Greenpeace Blog

Don't believe everything you read in the papers.

Posted by Graham Thompson — 30 November 2015 at 4:54pm - Comments
Viscount Ridley explains where that £27 billion went.
All rights reserved. Credit: unknown
Are we certain we are not overreacting, m'lud?

Like the good little ecomodernist he is, Viscount Ridley (AKA Matt King Coal, science correspondent for Murdoch’s Times, owner of Britain’s biggest open-cast coal mine and the man who inherited and then broke Northern Rock) has been busy recycling old myths into comment pieces, for the Times and the Wall Street Journal.

Britain’s leading firms have a suggestion for Cameron’s Paris speech

Posted by Stefano Gelmini — 28 November 2015 at 12:49pm - Comments
When Cameron visited Greenpeace in 2007 he spoke of the need for green energy. Now his policies fail to match his words

With global climate talks set to being in Paris next week, David Cameron's speech writers must have spent a few sleepless nights thinking of what the prime minister could say as he stands up in front of his fellow world leaders on Monday.

New petition: Government must respect Lancashire council's decision to say no to fracking

Posted by Richard Casson — 27 November 2015 at 6:27pm - Comments
by. Credit: John Cobb / Greenpeace
'Frack Free Zone' signs along Blackpool Promenade, Lancashire

You might have heard today that the government has announced it will 'call in' the decision over fracking in Lancashire. What this means is that, depsite Lancashire county council voting against the shale gas industry back in June, the government now intends to have the final say.

The Long March Back to the 20th Century

Posted by Graham Thompson — 26 November 2015 at 11:58am - Comments
by-nc. Credit: Oxfam

Whilst the influence of George Osborne on energy and environment policies has long been of concern, the progress made on the international stage by Blair and Prescott, and on the domestic front by Miliband’s Climate Change Act, plus the restraining influence of the Lib Dems during the coalition, have meant that that the UK’s progress on climate issues has been substantial enough to take time and effort to undo.

However, Osborne has the time, and appears to be putting in the effort.

Everything you need to know about the Climate March this Sunday

Posted by Holly Dove — 26 November 2015 at 11:11am - Comments
All rights reserved. Credit: Brooke Armstrong/Greenpeace
Join the march!

Why are we marching? 
To make sure politicians - especially David Cameron - hear our message that people and planet must come first. As he heads to the Climate Negotiations (COP21) in Paris, we want him to have the image of thousands of people marching for our planet in his mind.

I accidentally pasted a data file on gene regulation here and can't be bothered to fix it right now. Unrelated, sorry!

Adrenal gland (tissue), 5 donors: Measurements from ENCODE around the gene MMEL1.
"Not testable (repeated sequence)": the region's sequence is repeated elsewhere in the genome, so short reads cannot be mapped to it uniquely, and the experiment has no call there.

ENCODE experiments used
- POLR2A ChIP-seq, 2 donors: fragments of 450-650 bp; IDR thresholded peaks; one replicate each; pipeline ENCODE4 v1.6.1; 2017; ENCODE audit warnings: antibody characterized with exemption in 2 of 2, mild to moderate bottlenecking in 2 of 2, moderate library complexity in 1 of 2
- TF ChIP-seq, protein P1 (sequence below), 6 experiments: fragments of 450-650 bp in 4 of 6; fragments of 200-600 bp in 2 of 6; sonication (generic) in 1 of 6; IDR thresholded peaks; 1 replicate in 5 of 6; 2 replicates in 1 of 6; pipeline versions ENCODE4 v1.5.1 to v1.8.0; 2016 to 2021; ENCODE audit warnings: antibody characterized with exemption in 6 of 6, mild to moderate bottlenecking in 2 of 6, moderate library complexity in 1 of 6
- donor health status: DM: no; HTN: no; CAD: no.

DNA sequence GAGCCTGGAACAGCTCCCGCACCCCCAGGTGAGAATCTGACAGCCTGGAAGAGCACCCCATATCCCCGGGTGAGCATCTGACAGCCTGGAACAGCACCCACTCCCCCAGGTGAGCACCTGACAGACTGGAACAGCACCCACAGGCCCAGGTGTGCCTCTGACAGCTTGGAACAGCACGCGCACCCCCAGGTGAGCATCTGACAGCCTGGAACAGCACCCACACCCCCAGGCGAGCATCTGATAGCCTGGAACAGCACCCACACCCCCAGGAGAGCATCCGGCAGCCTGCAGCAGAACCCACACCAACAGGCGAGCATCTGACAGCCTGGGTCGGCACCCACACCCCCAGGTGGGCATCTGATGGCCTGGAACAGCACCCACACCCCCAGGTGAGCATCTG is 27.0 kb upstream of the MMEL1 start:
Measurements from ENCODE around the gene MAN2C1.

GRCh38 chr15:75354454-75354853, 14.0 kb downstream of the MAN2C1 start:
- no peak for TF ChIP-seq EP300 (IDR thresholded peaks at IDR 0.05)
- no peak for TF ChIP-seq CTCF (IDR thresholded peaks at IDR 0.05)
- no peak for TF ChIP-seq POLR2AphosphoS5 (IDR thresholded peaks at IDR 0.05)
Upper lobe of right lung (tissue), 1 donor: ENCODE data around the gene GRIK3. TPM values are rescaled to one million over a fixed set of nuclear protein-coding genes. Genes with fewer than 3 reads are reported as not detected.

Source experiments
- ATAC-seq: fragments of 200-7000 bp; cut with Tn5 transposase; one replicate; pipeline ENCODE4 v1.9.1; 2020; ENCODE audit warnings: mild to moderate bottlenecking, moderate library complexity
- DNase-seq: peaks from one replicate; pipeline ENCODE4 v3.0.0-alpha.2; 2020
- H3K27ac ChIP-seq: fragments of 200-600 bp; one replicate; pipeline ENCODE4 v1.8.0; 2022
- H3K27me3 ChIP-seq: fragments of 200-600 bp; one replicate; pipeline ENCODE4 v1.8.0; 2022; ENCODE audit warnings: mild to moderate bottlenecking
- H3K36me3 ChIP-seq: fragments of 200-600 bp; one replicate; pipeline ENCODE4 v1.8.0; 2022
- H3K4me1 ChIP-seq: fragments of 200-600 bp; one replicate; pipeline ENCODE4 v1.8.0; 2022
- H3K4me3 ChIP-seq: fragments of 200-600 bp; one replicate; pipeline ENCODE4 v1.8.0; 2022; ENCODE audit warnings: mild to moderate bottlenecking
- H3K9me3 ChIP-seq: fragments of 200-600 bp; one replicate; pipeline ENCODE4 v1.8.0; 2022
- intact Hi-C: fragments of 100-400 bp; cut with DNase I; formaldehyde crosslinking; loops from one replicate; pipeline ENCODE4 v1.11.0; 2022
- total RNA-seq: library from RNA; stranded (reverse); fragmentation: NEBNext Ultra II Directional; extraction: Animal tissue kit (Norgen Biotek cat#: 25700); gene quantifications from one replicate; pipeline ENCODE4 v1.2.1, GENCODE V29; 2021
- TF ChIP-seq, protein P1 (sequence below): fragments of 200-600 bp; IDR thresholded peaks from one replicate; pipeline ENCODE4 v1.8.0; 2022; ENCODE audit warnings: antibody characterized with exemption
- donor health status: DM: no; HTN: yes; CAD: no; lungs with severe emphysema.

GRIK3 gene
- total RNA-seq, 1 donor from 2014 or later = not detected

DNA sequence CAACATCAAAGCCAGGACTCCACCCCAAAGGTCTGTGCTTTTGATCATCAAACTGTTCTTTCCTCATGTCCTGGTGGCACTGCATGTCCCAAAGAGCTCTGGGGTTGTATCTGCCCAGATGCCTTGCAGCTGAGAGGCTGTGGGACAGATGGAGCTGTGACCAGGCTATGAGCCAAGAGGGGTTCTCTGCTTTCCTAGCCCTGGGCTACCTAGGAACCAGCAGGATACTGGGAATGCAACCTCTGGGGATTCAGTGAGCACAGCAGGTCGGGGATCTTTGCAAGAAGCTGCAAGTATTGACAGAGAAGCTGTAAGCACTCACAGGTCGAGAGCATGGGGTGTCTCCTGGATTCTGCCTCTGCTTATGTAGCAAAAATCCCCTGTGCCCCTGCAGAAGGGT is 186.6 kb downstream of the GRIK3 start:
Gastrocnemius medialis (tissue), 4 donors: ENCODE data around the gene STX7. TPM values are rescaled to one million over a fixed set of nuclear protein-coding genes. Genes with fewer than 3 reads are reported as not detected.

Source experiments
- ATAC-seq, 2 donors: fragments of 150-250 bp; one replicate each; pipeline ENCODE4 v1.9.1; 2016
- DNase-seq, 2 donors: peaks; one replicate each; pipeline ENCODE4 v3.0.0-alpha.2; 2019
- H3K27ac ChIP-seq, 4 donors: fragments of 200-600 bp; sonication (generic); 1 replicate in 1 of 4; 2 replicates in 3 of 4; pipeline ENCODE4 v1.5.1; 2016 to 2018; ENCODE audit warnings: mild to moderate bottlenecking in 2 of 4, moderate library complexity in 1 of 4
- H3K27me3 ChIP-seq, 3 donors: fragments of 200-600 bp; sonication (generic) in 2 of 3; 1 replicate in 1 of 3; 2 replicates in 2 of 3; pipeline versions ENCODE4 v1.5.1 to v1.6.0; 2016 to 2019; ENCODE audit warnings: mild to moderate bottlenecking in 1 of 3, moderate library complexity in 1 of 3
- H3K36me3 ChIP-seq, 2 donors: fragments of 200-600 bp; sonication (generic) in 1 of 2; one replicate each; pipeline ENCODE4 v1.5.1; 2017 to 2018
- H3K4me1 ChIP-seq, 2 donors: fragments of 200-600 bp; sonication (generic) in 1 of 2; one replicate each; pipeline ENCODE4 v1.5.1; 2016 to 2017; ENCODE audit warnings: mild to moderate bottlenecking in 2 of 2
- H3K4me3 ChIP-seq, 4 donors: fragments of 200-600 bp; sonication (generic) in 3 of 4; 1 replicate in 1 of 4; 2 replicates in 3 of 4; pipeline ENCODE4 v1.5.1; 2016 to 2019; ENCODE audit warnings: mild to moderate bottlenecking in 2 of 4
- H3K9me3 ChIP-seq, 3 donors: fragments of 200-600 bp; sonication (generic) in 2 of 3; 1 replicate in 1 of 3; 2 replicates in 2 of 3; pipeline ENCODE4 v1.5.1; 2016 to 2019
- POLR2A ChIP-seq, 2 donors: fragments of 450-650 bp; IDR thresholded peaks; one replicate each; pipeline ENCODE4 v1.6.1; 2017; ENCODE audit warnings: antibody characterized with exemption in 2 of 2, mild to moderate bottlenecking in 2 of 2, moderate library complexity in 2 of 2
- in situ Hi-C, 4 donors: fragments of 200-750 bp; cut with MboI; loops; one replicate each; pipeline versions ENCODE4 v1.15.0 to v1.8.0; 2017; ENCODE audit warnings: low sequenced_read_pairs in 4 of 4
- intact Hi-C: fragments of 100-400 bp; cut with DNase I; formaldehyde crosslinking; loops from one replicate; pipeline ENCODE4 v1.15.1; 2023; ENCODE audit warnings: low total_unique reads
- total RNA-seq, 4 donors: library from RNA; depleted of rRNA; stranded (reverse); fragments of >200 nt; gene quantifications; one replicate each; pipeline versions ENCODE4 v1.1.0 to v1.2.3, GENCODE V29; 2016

8 ideas for replacing coal power and keeping the lights on - without trashing the planet

Posted by Richard Casson — 24 November 2015 at 6:36pm - Comments

With the UK set to wean itself off coal power over the next decade, what will take its place to keep the lights on?

Climate stories: environment, colonial legacies and systemic change

Posted by Anna Lau — 23 November 2015 at 5:27pm - Comments
Survivors of Hurricane Katrina are taken to safety
All rights reserved. Credit: © AP Photo/John Bazemore
Victims of Hurricane Katrina were predominantly African American

Guest blogger Anna Lau reflects on how a failure of UN negotiations (and the Northern environmental movement more widely) to address the legacy of colonialism will hinder our ability to take meaningful action against climate change.

In pictures: A good catch, celebrate sustainable fishing on World Fisheries Day!

Posted by Angela Glienicke — 20 November 2015 at 4:21pm - Comments
All rights reserved. Credit: © Pierre Baelen / Greenpeace
Local Malagasi fishing boat in the port of Diego, Madagascar.

Every year on the 21 November fishing communities around the world celebrate World Fisheries Day and remind us that we need to ensure a healthy oceans ecosystem with plenty more fish swimming in the sea. More than two-thirds of the world’s fisheries have been overfished and unsustainable fishing methods like bottom trawling or the use of FAD's (Fish Aggregation Devices) threaten to deplete fish stocks.

10 shocking facts showing how companies are still trashing Indonesia’s rainforests

Posted by Danielle Boobyer — 20 November 2015 at 11:37am - Comments
Orphaned orangutan and palm oil plantation
All rights reserved. Credit: Greenpeace
Forest destruction and orphaned orangutan

For months, forest fires raged across Indonesia bringing the world's attention to the country's devastating forest destruction. Both people and orang-utans were endangered as the fires raged and a thick, choking haze swept across Southeast Asia.

These forest fires were a legacy of decades of destruction by palm oil and paper companies. Despite 'no deforestation' promises held by companies, forests are still being trashed.

Here's 10 shocking facts showing the scale of Indonesia's forest destruction, and why it needs to stop now.

A Government Minister just lobbied himself

Posted by Rukayah Sarumi — 19 November 2015 at 8:14am - Comments
All rights reserved. Credit: Janie Airey / Greenpeace
George Eustice and other parliamentary candidates back the Coastal Champions campaign in April 2015

The Fisheries Minister George Eustice just received a petition signed by himself, calling on himself to implement the measures George Eustice believes that George Eustice should take in redistributing fishing quota to small, sustainable, fishing vessels.

Follow Greenpeace UK